21. And What You Can Do To Fix It Image by Gary Wainwright I’m not a teacher. I’m forehead-slappingly, eyes-avertingly, hide-your-facingly terrible at it, actually. Luckily, I’m lucky enough to count as friends some of the best airsports teachers in the world. (Whew.) This article is a collection of short answers from several of these. They’re top-level coaches/instructors/examiners, and their experience spans in several disciplines. They’re also incredibly wise, beautiful souls. I went to them with this question, so important for all of us students on the edge of the world: If you could cure all your students of one thing they do that gets in their own way, what would it be? Here’s what they had to say. Listen up. “Rushing. I see a lot of students that are determined to pack too many things into one jump. Then they end up flailing; when they don't nail the first part, they're confused as to whether to go back and work on the first part or move on to the next part anyway. They lose a lot of time, and they get very frustrated. Pick one thing. Do it perfectly. Stop. Then move on to the next thing.” - Joel Strickland: Freefly & Tunnel Coach; Double British National Champion, Freefly & Freestyle “If I could cure all my students of one thing, it would be to erase the idea that everything about them is static and unchangeable. Once a student believes in their own self-efficacy -- believes in the idea that all that they are is changeable in a positive direction -- believes that everything from their physical reactions to their fears can be modified and updated -- anything is possible for them to learn. - Matt Blank: Wingsuit Skydiving Coach, Lightning Flight Wingsuit & Freefly School “I’d get them to stop watching YouTube. That creates pre-conceived notions of what they should be doing. Either that, or I’d encourage them not to freefly from jump 26 to jump 199 -- when they do, their belly skills suck dust when it comes to their FFC.” - Douglas Spotted Eagle, Wingsuit Skydiving Instructor “Often, they don’t respect the progression and embrace their inexperience. You must do both. It makes sense to one day aspire to wingsuit BASE jump from a cliff, but it can be difficult to focus your efforts where they are the most effective if you’re fast-forwarding years into your career. Your instructor, who you possibly selected because he or she wingsuit BASE jumps, wants you to focus more on finding the range of your beginner or intermediate wingsuit -- and recovering from instability in it -- before talking about how the wingsuit BASE start works. I find that many students seem to want faster returns for their efforts, and they seem to get frustrated with their own learning process. I can appreciate the way that we latch onto that dream of human flight, but i want to pass on an outlook where each individual skill is a whole and complete activity by itself that takes time and effort to master before being combined with other skills. So when you combine a set of skills (for example: rigging, canopy control, site selection, weather, bodyflight, wingsuiting and experience in the subterminal base environment), then you can make smart decisions. When you lack experience or skills in a certain area, you begin to lose the full picture.” - David Covel: Wingsuit Coach, BASE FJC Instructor, AFF Instructor, TI “I would cure them of self-doubt. It takes courage and confidence to challenge yourself to change your behavior and improve your skill in any area of your life. It's amplified when applied to an extreme sport. A lack of belief in your own potential can manifest itself in many ways: fear, nervousness, indifference even laziness. Understanding that you have the control and ability to consciously change your own actions is a very empowering fact that can unlock all levels of improvement. You have to commit to change.” -Maxine Tate: Canopy Piloting Instructor, Flight-1; US & UK National Champion; Coach Examiner; AFFI/Evaluator “I would cure this one thing that gets in students’ way: hubris. Assume you know nothing about the sport you are learning. No one assumes that they know everything about the sport they are learning, but the worst students just aren't really listening when the instructor is talking. In general, girls are better at listening than the boys. I think with the boys, especially with really good skydivers, there is a certain amount of ego that prevents accepting that there are things in BASE that they know nothing about. Think about this: almost EVERY BASE course that my partner Marta [Empinotti] and I teach, we learn something. This is because we know we don't know everything, so we keep our eyes and ears open, hoping to learn something new that we can analyze, assimilate and share with others in our beloved sport.” - Jimmy Pouchert: Co-Founder & Chief Instructor, APEX BASE; Freefly Coach “Over-amping. The ability to breathe even (especially) when scared, and to get into a focused zone before a jump, makes the biggest difference between a skydive that feels rushed and out of control and one in which a lot of learning and growth takes place. Even very experienced skydivers often feel nervous before their first wingsuit jump or when trying something new. The key is to trust that your ground preparation will serve you in the air, and to focus on one thing at a time starting with deep breaths, releasing tension, and visualizing the perfect exit.” - Taya Weiss, Owner/Head Instructor at Lightning Flight "We all have a tendency to look at the negative first, so I would remind all my students to start by pointing out three positive aspects about their previous skydive and then focus on one or two -- maximum, two -- areas of improvement. Positive reinforcement, combined with constructive criticism, goes a long way towards improving performance and attitude." - Lawrence de Laubadere: Freefly Coordinator, Lightning Flight Wingsuit & Freefly School “If I could cure all my students of one thing, it'd be expectation. As I tell them all, “If it's not fun, it's not worth it!” Learning to fly is not unlike so many other things in life: sex, making friends, etc. The harder you try, the harder it is. When I try to teach someone something in the tunnel, they often feel (natural) disappointment if they can't do it how they see others doing it. But it's not my goal to get you doing perfect layouts from the start. I'm looking for the components from my students: staying relaxed, looking where they should be, keeping the legs straight, etc. All I need them to do is smile, have fun, and keep making those baby steps. No expectations, no disappointment. In the end, I think attitude is one of the trickiest skills in progression.” -Dave Rhea: Instructor, Bodyflight Stockholm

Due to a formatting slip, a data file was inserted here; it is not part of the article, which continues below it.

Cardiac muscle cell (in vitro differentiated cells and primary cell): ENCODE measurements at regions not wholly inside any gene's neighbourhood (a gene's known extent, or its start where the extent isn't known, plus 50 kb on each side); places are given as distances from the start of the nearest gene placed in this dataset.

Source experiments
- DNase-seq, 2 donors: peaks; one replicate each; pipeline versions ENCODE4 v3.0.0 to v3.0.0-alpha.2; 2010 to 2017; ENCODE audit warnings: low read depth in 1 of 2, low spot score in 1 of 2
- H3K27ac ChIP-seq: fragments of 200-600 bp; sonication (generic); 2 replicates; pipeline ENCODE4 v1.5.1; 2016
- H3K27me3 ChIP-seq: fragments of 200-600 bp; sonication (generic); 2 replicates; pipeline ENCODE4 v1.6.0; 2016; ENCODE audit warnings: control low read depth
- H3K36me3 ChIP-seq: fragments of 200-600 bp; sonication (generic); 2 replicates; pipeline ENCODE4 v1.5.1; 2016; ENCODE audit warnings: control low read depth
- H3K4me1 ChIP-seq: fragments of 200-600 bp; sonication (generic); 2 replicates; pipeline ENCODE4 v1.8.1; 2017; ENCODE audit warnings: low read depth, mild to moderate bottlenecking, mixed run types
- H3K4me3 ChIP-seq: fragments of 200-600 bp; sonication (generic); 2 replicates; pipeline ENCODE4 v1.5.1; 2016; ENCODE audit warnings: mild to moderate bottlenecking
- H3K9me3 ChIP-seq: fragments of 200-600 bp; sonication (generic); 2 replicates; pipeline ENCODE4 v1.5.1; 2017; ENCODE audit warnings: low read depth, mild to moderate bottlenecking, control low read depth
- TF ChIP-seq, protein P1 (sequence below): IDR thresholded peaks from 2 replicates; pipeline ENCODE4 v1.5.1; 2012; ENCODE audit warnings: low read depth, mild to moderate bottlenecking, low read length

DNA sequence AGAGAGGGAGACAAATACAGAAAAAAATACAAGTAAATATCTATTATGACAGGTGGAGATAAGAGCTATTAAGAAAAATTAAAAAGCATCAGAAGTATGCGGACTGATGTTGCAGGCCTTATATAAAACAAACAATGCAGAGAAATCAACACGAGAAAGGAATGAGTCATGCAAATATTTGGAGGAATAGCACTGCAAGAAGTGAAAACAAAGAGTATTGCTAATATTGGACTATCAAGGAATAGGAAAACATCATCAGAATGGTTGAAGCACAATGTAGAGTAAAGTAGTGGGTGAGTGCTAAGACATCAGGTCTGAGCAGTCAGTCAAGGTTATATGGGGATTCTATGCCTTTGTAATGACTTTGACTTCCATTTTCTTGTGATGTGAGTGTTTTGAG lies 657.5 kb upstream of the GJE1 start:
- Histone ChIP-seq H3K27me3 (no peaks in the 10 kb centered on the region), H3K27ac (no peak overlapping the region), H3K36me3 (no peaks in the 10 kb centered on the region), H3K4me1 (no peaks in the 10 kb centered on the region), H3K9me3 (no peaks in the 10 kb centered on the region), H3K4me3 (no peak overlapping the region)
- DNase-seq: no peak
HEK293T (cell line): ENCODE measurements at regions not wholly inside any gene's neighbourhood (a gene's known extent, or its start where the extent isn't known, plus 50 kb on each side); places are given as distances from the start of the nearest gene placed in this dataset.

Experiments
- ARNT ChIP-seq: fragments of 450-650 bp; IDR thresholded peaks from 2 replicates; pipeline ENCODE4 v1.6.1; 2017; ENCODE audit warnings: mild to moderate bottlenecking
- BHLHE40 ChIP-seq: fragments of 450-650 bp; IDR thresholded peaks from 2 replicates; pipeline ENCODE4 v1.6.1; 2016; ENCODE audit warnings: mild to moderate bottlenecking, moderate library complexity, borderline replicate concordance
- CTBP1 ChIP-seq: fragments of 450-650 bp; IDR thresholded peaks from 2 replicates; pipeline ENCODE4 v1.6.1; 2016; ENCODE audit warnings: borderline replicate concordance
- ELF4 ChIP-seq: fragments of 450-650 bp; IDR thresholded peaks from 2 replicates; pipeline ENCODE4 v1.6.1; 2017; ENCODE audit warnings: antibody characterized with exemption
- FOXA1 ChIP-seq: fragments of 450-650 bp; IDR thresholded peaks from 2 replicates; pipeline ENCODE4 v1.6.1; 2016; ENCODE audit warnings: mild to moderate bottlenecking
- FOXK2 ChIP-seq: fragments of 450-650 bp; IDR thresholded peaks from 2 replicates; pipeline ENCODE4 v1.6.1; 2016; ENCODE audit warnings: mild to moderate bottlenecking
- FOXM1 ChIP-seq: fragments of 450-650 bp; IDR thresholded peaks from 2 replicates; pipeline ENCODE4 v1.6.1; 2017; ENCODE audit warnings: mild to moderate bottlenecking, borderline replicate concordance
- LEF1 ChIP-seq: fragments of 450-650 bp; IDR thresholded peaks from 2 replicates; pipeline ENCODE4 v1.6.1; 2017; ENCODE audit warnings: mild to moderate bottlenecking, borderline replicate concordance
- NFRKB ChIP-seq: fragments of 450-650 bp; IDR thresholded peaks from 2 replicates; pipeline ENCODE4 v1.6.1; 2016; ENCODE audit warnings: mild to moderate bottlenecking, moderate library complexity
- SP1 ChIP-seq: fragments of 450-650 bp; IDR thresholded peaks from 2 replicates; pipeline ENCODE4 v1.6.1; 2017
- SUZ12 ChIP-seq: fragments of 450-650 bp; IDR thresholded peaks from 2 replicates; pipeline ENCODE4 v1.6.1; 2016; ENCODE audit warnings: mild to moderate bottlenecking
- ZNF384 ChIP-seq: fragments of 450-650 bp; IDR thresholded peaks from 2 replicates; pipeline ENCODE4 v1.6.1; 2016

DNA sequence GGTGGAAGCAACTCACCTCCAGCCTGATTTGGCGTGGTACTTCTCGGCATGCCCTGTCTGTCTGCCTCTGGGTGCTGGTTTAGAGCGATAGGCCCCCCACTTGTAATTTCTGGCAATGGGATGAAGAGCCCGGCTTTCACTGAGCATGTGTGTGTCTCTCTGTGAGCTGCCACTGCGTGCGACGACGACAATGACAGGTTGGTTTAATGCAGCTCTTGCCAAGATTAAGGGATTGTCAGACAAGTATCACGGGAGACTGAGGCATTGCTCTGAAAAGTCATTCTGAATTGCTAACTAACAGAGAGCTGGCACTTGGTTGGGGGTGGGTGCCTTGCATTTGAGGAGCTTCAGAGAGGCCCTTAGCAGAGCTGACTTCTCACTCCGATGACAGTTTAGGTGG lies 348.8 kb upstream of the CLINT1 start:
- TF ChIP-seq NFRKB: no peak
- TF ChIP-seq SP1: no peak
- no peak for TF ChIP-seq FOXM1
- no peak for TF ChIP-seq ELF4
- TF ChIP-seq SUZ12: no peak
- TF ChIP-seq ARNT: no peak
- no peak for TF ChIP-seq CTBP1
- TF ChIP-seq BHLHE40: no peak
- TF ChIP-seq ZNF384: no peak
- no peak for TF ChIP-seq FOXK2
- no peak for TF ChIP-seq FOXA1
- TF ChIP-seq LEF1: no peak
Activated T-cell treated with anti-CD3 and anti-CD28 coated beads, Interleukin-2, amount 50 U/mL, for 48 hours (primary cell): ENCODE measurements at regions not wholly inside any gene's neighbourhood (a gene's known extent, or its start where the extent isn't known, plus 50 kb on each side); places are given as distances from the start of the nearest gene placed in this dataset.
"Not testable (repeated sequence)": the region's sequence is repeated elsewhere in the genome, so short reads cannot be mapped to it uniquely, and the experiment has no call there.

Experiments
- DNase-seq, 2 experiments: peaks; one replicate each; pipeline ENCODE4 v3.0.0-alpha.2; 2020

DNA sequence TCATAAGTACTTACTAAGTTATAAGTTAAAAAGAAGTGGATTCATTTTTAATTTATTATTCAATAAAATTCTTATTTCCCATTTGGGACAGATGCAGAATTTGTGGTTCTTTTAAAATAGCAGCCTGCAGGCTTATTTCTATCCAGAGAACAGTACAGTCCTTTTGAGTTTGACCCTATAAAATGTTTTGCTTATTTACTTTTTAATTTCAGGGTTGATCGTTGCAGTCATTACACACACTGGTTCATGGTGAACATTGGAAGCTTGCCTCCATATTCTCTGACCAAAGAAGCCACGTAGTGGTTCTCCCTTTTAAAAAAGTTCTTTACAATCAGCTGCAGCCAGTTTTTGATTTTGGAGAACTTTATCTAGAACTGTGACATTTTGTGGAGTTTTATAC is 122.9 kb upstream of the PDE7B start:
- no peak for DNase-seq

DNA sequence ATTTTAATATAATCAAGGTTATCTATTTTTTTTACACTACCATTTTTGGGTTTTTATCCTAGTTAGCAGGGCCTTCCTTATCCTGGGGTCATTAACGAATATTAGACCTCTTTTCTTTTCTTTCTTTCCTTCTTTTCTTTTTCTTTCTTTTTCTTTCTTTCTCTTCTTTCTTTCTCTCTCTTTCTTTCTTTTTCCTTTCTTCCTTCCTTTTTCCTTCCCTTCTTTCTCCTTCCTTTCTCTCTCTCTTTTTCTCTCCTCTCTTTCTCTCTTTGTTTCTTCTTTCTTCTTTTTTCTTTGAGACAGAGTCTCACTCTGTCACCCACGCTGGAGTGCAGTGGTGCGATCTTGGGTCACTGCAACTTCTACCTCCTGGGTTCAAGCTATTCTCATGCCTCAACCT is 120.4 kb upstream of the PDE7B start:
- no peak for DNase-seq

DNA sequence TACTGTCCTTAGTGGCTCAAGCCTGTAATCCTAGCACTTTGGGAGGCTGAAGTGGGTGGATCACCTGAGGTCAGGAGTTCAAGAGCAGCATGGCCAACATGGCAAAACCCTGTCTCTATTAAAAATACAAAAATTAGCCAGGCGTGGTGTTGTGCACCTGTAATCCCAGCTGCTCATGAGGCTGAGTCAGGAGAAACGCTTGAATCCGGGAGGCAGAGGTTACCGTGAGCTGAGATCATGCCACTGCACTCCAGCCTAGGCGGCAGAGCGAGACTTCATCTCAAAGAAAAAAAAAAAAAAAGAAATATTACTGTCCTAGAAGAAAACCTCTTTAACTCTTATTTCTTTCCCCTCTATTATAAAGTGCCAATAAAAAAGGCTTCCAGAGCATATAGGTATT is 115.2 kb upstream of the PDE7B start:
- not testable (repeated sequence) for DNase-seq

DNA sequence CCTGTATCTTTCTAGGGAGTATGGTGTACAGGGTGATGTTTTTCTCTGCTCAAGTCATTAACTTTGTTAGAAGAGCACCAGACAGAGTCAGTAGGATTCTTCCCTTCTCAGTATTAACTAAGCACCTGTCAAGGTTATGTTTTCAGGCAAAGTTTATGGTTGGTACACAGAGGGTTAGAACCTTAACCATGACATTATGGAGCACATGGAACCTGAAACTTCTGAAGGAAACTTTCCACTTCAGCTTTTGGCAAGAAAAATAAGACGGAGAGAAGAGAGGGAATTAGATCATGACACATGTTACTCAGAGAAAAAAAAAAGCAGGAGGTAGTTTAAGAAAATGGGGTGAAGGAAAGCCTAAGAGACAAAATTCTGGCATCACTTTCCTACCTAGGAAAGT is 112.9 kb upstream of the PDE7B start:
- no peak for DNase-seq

22. Michael Huff has a hard time saying goodbye. Photo credit: Michael Huff Are you ready to be alone in the sky with a malfunctioning parachute and two little handles? Though there are skydivers with thousands of jumps who have never experienced the fun of a cutaway, don’t be fooled: it’s not a question of “if,” it’s a question of “when.” Don’t feel ready? You’re not alone – but there are a number of proven ways to boost your confidence (and, therefore, safety). 1. Stay Current I know. It’s not your fault. Your home DZ is seasonal – or it’s far away – or it’s a tandem factory that keeps sullen fun jumpers on the ground. Whether it is or isn’t your motivation that’s the problem, the fact remains: long lapses between jumps are dangerous. They dull skills, heighten apprehensions, create a sense of unfamiliarity with aircraft and degrade the muscle memory you have carefully built around your gear, which is of vital importance in the event of a reserve ride. It’s vital to your career as a skydiver – especially, at the beginning – to make the effort to jump every couple of weeks. Make the effort and get up there. 2. Prepare The USPA Skydiver Information Manual puts it rather dryly: “Regular, periodic review, analysis, and practice of emergency procedures prepares you to act correctly in response to problems that arise while skydiving.” Rephrased in a slightly more compelling manner: practicing might save your life, especially if you’re a newer skydiver who isn’t quite as accustomed to the stresses of freefall as an old-timer. Here’s a two-item to-do list to tip you in the right direction: Deploy your reserve for every repack. Have you ever deployed the reserve for your current skydiving rig? If not, the result may surprise you. You’ll learn the direction of pull for your gear, as well as the force you’ll need to exert. If your rigger watches the process, he/she can watch the deployment and identify potential problems. Even if you have deployed your own reserve, a repack is an unwasteable drill opportunity. Practice emergency procedures in your DZ’s training harness. (You may feel like a dork, especially if you’ve already been skydiving for a little while. Go on a quiet weekday and do it anyway.) 3. Do The Little Dance Before each and every jump, the USPA advises skydivers to “review the procedures to avoid emergency situations and the procedures to respond to emergencies if they occur.” This doesn’t have to mean poring over your SIM like you’re cramming for a test. It does, however, require a little bit of work before every jump--just to make sure that your muscle memory is fresh and your brain is prepared for puckersome eventualities. Touch your handles in sequence before you enter the plane. It is not beneath you. Being blasé about basic safety doesn’t make you more awesome. If you ever happen to share a plane with an energy-drink teammate or a world-class coach, watch ‘em closely and you’ll see what I mean. Check that your reserve handle is seated, while you’re at it. A loose reserve handle can deliver a reserve ride without the fun of a malfunctioning main – and you don’t want that, do you? Right! So: now you’ve done what you can to be ready for a potential reserve ride on any given skydive. Next time, we’ll talk about what to do when your main decides to give you the pop quiz.